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Duty to consider reasonable adjustments applies to sickness absence warnings

Posted on 6th January 2016
Case law

This important Court of Appeal case confirms the duty to make reasonable adjustments applies to disciplinary warnings given under sickness absence procedures.

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Simon Quantrill Simon
Quantrill
Managing Partner Telephone: 01473 688100

The duty arises ... when a policy requires (as most do) a certain level of attendance at work in order not to be subject to the risk of disciplinary sanctions.

Griffiths v The Secretary of State for Work and Pensions [2015] Court of Appeal

Background

Many employers have policies and procedures to help manage sickness absences. In most cases the policy will set out the trigger points for when improvement notices or disciplinary warnings will be issued to an employee who has failed to maintain an acceptable level of attendance at work. These can escalate to a dismissal if attendance does not improve.

The facts

Here, the claimant was an administrative officer who had worked for the Department for Work and Pensions for 35 years. However, her health had caused her to suffer poor attendance which had triggered a written warning under the DWP’s ill health management policy. The claimant raised a grievance complaining that the DWP had failed in its duty to make reasonable adjustments. In particular the claimant argued that her absences due to her disability should be ignored and the trigger point should have been extended by an additional 12 days so that no disciplinary warning could be issued until after 20 days’ absence, instead of the normal 8 days.

The Employment Tribunal and EAT decisions

After her grievance was not upheld, the claimant brought a claim in the employment tribunal and lost. Her appeal to the EAT was also unsuccessful. This was because the tribunal and EAT concluded that, as the policy applied to all employees in the same way, neither disabled nor non-disabled employees could be disadvantaged compared to the other. Therefore the claimant could not show she had been put to a “substantial disadvantage” so that the duty to make reasonable adjustments was engaged. It was also held that the reasonable adjustments sought by the claimant were not reasonable in any event given her length of absence and because it was unlikely her health would let her improve her attendance at work.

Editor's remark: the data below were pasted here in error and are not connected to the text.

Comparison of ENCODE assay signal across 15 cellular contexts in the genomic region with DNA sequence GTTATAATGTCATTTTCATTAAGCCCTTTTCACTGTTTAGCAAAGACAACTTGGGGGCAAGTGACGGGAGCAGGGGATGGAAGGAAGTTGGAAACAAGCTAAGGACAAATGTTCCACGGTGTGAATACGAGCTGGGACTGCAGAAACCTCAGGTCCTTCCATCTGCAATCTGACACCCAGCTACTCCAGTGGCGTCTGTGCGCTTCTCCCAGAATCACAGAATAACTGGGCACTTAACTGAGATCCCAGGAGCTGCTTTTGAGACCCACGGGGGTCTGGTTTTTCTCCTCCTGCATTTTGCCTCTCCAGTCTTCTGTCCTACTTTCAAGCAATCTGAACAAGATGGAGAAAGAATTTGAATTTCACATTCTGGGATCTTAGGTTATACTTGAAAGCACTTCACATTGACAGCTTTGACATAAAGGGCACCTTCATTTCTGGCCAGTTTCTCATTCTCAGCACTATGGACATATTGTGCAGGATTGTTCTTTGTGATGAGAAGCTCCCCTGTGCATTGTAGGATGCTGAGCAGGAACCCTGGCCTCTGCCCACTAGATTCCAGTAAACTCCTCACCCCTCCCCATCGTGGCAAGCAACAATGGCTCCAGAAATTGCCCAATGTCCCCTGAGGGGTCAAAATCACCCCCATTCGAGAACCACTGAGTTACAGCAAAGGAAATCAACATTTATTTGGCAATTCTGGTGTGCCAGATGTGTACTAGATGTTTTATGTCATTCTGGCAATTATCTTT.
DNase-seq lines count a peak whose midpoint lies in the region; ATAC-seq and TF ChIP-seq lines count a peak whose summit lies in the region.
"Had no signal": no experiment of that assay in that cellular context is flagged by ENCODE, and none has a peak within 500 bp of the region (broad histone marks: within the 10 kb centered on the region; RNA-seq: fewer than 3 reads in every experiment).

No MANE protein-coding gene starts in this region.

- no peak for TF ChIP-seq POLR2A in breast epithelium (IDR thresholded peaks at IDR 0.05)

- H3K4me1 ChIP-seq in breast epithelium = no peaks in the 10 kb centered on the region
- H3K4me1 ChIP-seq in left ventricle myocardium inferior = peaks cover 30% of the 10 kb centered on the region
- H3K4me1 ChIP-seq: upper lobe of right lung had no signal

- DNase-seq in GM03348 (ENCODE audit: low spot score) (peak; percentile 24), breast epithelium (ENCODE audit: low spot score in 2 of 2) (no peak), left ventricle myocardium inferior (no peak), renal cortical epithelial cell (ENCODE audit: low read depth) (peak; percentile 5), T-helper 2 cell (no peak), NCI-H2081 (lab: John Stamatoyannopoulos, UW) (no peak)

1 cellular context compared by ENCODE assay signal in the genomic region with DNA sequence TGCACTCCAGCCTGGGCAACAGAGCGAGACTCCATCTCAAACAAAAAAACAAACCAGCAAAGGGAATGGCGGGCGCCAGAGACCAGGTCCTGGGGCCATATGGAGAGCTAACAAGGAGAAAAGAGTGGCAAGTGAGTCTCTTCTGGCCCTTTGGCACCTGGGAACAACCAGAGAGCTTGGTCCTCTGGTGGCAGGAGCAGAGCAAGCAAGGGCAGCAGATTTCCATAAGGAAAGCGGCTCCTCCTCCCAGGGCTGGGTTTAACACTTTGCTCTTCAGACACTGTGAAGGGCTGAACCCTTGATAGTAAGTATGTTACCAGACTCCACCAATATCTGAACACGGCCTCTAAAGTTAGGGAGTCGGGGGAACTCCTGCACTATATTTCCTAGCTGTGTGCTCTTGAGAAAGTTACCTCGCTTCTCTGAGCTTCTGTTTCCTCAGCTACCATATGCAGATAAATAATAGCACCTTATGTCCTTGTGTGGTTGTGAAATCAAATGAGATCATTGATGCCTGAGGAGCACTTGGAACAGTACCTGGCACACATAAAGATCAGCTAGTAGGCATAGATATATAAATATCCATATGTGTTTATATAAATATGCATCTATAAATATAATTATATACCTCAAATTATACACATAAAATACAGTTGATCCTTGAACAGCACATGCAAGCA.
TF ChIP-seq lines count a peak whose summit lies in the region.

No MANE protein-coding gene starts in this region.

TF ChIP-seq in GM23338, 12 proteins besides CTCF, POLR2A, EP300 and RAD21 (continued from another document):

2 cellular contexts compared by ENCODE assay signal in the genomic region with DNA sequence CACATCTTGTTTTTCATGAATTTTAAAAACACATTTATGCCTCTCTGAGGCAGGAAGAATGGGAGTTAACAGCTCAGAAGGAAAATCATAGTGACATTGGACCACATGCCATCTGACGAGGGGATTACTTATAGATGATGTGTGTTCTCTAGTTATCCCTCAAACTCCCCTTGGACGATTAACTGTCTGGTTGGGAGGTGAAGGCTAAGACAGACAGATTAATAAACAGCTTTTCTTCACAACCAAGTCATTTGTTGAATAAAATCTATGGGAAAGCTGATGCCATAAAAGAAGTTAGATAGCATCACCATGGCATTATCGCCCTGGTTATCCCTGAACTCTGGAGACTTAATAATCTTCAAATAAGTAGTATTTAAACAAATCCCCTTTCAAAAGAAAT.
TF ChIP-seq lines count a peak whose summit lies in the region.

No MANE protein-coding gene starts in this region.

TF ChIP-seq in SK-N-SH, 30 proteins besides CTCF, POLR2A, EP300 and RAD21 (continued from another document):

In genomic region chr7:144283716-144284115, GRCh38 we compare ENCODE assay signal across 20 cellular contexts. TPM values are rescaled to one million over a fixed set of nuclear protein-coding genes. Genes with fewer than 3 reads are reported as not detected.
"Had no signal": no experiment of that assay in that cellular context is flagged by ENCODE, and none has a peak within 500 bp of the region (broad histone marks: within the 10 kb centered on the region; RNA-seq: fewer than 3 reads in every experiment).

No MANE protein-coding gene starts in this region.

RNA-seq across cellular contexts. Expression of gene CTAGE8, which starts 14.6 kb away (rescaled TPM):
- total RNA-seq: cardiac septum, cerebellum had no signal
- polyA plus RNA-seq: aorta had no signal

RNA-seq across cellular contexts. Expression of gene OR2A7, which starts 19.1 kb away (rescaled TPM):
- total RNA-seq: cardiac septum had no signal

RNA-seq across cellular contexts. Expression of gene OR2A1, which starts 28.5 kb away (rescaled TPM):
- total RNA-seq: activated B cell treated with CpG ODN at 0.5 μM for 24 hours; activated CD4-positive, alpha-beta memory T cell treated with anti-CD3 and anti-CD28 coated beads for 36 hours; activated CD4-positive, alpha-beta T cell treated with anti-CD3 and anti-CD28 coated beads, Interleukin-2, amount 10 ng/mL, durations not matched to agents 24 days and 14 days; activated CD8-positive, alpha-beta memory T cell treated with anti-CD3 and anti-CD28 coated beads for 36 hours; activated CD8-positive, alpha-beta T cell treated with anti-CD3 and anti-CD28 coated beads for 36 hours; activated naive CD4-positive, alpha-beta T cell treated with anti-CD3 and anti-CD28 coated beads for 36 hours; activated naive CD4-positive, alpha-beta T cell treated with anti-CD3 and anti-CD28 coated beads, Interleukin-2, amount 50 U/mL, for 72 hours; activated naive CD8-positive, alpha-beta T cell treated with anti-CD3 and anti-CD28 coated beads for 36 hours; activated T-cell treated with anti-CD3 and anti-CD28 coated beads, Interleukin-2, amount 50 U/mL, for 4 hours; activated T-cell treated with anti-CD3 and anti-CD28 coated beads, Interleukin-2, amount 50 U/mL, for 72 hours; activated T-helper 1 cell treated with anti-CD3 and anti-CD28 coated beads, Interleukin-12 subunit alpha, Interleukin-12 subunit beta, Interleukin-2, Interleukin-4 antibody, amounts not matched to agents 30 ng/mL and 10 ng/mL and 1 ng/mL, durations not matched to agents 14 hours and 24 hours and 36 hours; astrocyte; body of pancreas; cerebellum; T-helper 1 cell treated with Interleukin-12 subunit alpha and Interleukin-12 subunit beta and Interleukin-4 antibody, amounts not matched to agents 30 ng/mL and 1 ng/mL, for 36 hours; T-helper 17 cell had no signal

The Court of Appeal’s decision

The Court of Appeal took a different view in relation to the issue of reasonable adjustments; concluding that even though the policy applied equally to all employees regardless if they were disabled, both the tribunal and EAT had misunderstood when and how the duty to consider making reasonable adjustments arose. The duty arises once there is evidence that the arrangements place a disabled employee at a substantial disadvantage because of that person’s disability. This will occur when a policy requires (as most do) a certain level of attendance at work in order not to be subject to the risk of disciplinary sanctions. This requirement will put a disabled employee at a substantial disadvantage when his or her disability increases the likelihood of absence from work.

The Court of Appeal, however, agreed with the tribunal and EAT that, although the duty to consider making reasonable adjustments was engaged, the DWP was not under any duty to make any; the adjustments requested by the claimant were not reasonable given the facts of her case.

In Practice

This is yet another case that employers need to heed to ensure they do not overlook best practice when handling long term absence cases. The team at Quantrills are always available to discuss any sickness absence issue so that you can minimise the risk of your next absence management case ending up in the employment tribunal.

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